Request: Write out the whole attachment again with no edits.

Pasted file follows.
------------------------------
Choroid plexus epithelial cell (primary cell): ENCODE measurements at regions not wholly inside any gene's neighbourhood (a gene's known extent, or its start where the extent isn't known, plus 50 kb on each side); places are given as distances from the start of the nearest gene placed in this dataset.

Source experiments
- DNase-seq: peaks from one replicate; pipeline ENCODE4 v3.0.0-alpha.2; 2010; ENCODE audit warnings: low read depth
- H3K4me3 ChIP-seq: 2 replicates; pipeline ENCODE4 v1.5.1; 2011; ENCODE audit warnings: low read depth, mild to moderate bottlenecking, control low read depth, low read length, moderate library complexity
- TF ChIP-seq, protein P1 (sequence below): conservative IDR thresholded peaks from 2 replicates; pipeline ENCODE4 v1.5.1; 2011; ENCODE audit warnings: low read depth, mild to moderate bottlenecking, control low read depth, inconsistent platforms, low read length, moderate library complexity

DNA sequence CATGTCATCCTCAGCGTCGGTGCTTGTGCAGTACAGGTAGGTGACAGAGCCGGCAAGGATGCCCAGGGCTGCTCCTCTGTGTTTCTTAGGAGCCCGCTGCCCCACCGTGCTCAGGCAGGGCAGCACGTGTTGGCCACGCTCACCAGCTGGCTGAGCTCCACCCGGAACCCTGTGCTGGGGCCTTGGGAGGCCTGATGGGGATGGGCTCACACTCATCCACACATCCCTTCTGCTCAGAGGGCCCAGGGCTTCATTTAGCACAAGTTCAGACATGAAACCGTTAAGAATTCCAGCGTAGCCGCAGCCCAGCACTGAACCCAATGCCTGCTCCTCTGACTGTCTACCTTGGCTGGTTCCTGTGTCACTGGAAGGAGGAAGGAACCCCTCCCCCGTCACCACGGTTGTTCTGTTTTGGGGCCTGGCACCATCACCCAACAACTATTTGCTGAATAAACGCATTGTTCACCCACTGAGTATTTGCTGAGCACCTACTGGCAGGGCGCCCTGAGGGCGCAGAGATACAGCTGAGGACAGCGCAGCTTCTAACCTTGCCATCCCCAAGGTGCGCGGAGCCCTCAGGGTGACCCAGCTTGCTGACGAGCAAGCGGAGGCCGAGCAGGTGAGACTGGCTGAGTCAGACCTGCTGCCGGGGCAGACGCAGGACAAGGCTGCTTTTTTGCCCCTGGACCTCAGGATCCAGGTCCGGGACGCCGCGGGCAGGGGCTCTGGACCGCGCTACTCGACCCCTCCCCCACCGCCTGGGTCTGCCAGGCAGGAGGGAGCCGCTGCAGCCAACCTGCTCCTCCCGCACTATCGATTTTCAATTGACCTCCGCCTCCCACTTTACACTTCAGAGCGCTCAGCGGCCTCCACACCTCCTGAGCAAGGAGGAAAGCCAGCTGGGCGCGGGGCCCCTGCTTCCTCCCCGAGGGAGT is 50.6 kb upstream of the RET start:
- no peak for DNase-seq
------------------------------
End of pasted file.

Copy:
Choroid plexus epithelial cell (primary cell): ENCODE measurements at regions not wholly inside any gene's neighbourhood (a gene's known extent, or its start where the extent isn't known, plus 50 kb on each side); places are given as distances from the start of the nearest gene placed in this dataset.

Source experiments
- DNase-seq: peaks from one replicate; pipeline ENCODE4 v3.0.0-alpha.2; 2010; ENCODE audit warnings: low read depth
- H3K4me3 ChIP-seq: 2 replicates; pipeline ENCODE4 v1.5.1; 2011; ENCODE audit warnings: low read depth, mild to moderate bottlenecking, control low read depth, low read length, moderate library complexity
- TF ChIP-seq, protein P1 (sequence below): conservative IDR thresholded peaks from 2 replicates; pipeline ENCODE4 v1.5.1; 2011; ENCODE audit warnings: low read depth, mild to moderate bottlenecking, control low read depth, inconsistent platforms, low read length, moderate library complexity

DNA sequence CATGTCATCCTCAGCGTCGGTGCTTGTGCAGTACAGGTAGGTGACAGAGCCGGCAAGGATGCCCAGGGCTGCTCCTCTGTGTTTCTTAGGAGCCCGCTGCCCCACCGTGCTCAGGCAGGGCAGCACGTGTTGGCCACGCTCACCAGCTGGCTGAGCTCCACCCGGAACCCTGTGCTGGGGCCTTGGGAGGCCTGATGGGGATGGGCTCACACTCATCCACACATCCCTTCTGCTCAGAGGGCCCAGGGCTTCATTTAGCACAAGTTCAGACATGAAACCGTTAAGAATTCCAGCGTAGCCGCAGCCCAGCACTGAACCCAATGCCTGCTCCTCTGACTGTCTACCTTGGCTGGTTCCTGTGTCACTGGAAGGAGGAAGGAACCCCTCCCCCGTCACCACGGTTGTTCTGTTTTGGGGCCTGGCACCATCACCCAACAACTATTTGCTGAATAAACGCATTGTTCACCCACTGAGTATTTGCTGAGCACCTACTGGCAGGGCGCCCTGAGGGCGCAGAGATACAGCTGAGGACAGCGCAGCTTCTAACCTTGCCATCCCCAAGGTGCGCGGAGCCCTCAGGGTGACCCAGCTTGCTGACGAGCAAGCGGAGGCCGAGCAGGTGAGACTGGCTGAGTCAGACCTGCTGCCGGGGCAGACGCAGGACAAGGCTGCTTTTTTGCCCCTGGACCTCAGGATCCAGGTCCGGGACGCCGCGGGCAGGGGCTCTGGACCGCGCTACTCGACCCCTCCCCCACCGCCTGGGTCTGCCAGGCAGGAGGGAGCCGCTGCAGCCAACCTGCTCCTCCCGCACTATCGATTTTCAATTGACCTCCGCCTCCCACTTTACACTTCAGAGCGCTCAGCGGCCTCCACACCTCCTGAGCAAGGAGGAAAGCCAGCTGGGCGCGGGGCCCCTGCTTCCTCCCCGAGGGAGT is 50.6 kb upstream of the RET start:
- no peak for DNase-seq